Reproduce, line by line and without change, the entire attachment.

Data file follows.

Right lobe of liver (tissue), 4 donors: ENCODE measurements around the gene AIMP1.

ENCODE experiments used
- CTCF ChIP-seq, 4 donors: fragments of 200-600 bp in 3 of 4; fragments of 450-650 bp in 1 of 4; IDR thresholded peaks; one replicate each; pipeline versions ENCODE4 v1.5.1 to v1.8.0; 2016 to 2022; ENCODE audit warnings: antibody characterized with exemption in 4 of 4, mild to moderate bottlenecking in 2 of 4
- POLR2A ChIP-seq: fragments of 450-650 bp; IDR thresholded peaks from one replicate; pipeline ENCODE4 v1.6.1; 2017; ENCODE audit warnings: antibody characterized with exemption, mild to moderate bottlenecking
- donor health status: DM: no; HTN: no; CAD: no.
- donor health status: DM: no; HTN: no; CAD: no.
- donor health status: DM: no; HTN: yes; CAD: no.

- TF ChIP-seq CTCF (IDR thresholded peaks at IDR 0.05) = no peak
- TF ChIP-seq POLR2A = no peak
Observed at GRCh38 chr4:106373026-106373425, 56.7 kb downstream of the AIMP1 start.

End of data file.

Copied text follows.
Right lobe of liver (tissue), 4 donors: ENCODE measurements around the gene AIMP1.

ENCODE experiments used
- CTCF ChIP-seq, 4 donors: fragments of 200-600 bp in 3 of 4; fragments of 450-650 bp in 1 of 4; IDR thresholded peaks; one replicate each; pipeline versions ENCODE4 v1.5.1 to v1.8.0; 2016 to 2022; ENCODE audit warnings: antibody characterized with exemption in 4 of 4, mild to moderate bottlenecking in 2 of 4
- POLR2A ChIP-seq: fragments of 450-650 bp; IDR thresholded peaks from one replicate; pipeline ENCODE4 v1.6.1; 2017; ENCODE audit warnings: antibody characterized with exemption, mild to moderate bottlenecking
- donor health status: DM: no; HTN: no; CAD: no.
- donor health status: DM: no; HTN: no; CAD: no.
- donor health status: DM: no; HTN: yes; CAD: no.

- TF ChIP-seq CTCF (IDR thresholded peaks at IDR 0.05) = no peak
- TF ChIP-seq POLR2A = no peak
Observed at GRCh38 chr4:106373026-106373425, 56.7 kb downstream of the AIMP1 start.